Wisconsin’s "dog bite" statute, Wis. Stat. § 174.02, imposes strict liability on dog owners for all injuries caused by their dogs and defines an "owner" as "any person who owns, harbors or keeps a dog." When one person’s dog is housed on another person’s property, does the property owner become an "owner" of the dog for purposes of liability under this statute? That’s the question the Wisconsin Supreme Court recently addressed in Augsburger v. Homestead Mutual Insurance Company. The Court decided that merely owning the property on which a dog resides is insufficient, by itself, to establish that an individual is an owner of a dog under § 174.02. And hence, the property owner’s insurance does not cover the injuries caused by the dog simply because the insured owns the property. A property owner only becomes a "harborer" (and thus an owner) under the statute—liable for injuries caused by a dog—when it exercises some requisite level of control over the property, which is a determination that depends on the totality of the circumstances.
The facts of the case were generally undisputed. George Kontos purchased a property in Larsen, Wisconsin, with the intention that his daughter, Janet Veith, and her family would move from Colorado and live there. Kontos purchased insurance for the property through Homestead Mutual. Kontos’ intentions in purchasing the property were noble: the Veiths were having some financial difficulties at the time, the property allowed them to live closer to her parents (particularly, her mother, who was ill), and the property was sufficiently large to allow the Veiths to keep their horses and dogs. Kontos never lived on the property, and the Veiths inhabited it without a formal lease and without any expectation for paying rent.
At the time Kontos bought the property, the Veiths had two dogs. After they moved there, they rescued a third dog, who then had four puppies, of which the Veiths kept three. Kontos was not fond of these six dogs, but he did not tell his daughter to remove them (though he clearly could have). He only visited the property sporadically, and he had no control over the dogs’ health or well-being.
In 2008, Veith invited her friend, Julie Augsburger, to the property. Augsburger had visited the property before, and she knew that the Veiths kept dogs there.When Augsburger arrived, Veith’s daughter told her that Veith was in the barn. As Augsburger made her way to the barn, according to her complaint, she was viciously attacked by four of the dogs. The dogs allegedly tore off her pants, bit her at least 11 times, and she suffered serious lacerations on both legs, some of which required surgical closure.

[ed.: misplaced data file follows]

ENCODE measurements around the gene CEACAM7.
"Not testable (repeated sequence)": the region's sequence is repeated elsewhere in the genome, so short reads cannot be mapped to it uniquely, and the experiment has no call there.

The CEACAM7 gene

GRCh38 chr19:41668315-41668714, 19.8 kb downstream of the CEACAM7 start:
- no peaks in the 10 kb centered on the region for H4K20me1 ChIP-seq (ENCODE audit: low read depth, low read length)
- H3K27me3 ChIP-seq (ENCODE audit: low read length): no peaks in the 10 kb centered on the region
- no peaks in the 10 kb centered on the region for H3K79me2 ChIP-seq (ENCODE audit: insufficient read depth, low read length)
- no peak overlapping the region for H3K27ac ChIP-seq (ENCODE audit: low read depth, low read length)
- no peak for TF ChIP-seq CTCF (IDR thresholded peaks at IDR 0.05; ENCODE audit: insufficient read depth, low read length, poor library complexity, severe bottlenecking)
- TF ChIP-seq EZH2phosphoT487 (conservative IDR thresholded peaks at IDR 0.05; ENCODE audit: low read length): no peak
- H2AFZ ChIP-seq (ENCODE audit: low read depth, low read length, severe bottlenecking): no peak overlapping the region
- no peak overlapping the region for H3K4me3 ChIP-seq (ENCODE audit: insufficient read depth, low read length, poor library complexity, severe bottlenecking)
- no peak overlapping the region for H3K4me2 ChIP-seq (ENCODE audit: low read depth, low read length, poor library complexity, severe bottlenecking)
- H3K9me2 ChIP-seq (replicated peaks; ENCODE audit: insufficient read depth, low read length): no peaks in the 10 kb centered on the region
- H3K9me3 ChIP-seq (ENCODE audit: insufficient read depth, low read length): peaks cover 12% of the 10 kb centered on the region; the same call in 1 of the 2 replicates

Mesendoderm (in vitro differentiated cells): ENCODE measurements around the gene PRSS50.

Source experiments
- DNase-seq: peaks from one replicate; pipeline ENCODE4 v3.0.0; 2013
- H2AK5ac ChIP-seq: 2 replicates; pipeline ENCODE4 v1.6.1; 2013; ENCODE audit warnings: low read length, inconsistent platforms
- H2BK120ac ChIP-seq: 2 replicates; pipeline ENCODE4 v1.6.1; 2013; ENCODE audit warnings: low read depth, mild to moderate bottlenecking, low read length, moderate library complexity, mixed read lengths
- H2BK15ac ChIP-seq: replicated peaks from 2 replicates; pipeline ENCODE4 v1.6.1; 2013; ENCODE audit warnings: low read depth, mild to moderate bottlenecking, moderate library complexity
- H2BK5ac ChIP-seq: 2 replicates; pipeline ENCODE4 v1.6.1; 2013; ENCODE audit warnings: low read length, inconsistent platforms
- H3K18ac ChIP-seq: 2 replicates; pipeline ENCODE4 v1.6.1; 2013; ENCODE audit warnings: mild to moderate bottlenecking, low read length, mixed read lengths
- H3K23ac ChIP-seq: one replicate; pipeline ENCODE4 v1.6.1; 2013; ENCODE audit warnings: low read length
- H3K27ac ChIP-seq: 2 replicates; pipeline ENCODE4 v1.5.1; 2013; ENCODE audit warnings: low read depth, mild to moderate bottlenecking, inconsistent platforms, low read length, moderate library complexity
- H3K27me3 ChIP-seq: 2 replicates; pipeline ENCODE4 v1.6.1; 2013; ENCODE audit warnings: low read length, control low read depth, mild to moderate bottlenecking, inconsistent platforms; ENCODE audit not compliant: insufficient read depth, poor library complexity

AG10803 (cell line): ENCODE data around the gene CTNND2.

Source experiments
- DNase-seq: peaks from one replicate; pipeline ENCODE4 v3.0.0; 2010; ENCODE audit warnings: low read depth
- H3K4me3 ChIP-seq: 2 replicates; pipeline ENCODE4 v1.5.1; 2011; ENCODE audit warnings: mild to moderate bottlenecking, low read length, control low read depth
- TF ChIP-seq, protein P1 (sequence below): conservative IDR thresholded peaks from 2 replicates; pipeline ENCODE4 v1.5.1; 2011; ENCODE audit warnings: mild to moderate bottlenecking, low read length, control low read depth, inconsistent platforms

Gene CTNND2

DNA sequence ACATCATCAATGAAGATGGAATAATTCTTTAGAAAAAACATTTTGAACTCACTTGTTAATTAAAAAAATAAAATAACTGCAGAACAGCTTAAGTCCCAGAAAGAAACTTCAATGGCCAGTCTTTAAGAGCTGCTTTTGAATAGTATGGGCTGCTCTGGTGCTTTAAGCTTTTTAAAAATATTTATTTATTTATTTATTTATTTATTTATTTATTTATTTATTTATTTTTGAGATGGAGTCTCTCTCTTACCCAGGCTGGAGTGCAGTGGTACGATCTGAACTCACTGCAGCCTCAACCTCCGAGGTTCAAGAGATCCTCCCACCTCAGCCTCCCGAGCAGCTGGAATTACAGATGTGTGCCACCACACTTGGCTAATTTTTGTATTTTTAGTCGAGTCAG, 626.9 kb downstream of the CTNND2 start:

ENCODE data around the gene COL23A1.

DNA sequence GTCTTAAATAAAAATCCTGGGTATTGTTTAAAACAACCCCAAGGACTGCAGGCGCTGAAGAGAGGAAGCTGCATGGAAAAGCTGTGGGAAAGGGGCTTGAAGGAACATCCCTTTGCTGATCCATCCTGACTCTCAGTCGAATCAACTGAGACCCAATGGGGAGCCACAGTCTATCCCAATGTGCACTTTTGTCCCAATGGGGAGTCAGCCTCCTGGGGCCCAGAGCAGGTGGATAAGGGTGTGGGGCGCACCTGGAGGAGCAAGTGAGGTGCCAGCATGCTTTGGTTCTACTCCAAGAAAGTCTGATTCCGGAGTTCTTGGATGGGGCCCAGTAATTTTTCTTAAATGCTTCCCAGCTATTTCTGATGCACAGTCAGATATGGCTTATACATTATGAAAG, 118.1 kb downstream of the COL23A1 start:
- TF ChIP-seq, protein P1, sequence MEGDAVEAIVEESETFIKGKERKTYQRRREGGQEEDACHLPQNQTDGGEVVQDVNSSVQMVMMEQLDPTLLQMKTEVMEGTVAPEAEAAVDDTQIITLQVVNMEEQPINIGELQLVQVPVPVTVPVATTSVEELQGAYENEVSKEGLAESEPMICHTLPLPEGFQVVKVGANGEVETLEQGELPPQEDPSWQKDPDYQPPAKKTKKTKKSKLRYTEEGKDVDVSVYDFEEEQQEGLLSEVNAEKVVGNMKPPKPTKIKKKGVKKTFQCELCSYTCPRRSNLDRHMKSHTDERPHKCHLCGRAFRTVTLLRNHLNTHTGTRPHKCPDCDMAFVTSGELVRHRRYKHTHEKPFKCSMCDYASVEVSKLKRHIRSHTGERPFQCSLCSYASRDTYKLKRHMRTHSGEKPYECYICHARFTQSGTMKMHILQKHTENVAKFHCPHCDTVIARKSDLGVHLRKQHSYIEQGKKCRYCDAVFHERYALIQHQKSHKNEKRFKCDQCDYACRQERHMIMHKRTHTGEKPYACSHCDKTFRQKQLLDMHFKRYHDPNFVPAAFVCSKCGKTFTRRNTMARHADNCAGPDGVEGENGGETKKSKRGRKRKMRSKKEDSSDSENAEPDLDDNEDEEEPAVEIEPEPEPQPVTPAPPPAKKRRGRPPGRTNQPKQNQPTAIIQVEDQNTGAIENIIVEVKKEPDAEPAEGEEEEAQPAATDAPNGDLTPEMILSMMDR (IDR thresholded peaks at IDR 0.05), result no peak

Augsburger then sued the Veiths, Kontos, and Homestead Mutual (Kontos’ homeowner’s insurer) under § 174.02. The parties agreed that Kontos did not "own" or "keep" the dogs, and thus the sole question at issue for his liability under § 174.02 was whether he had "harbored" the dogs. The circuit court determined, on summary judgment, that Kontos had harbored the dogs by knowingly providing lodging and shelter to the dogs on his property and that he was, therefore, liable. The Court of Appeals affirmed.
The Supreme Court reversed, in an opinion authored by Justice Bradley. The Court held that "harbor" means to provide lodging, shelter, or refuge to a dog and that whether a property owner is a "harborer" depends on a "totality of the circumstances" factual determination. In assessing the totality of the circumstances, two of the key factors are (1) whether the property owner lives on the premises with the dog, and (2) whether the owner of the dog is using the property more like a houseguest of the property owner (which is more likely to constitute harboring) or more like a tenant of the property owner (which is less likely to constitute harboring). Under no circumstances, however, is simply owning the land sufficient, by itself, to turn the property owner into a "harborer" of any dogs residing on the property. Harboring requires more than mere ownership of the land.
Having clarified the legal definition of "harbor", the Court went on to hold that, under the totality of the circumstances, Kontos did not harbor the Veiths’ dogs. The Court held that, even though there was no rental agreement or rent due, the Veiths were nevertheless more akin to tenants than they were to houseguests because Kontos did not live there, prescribe particular rules for the Veiths to follow, or frequently visit the property. Essentially, Kontos provided the property to the Veiths to live there as if it was their own, and it was thus the Veiths, not Kontos, who harbored the dogs. Kontos was therefore not liable to Ausberger, and Homestead Mutual consequently had no indemnification obligations.
Justice Prosser dissented. He generally agreed with the majority’s legal analysis, but he disagreed with the application of that law to the facts of this case. In his view, Kontos had asked the Veiths to move to the area, helped to pay for the move, and purchased the property specifically for them—all with the knowledge that the Veiths would be housing their dogs there. Justice Prosser thus would have affirmed the court of appeals on the ground that Kontos harbored the dogs.
*Co-author Mark W. Hancock is licensed to practice in Illinois; not yet licensed to practice in Wisconsin. (1/13/2015)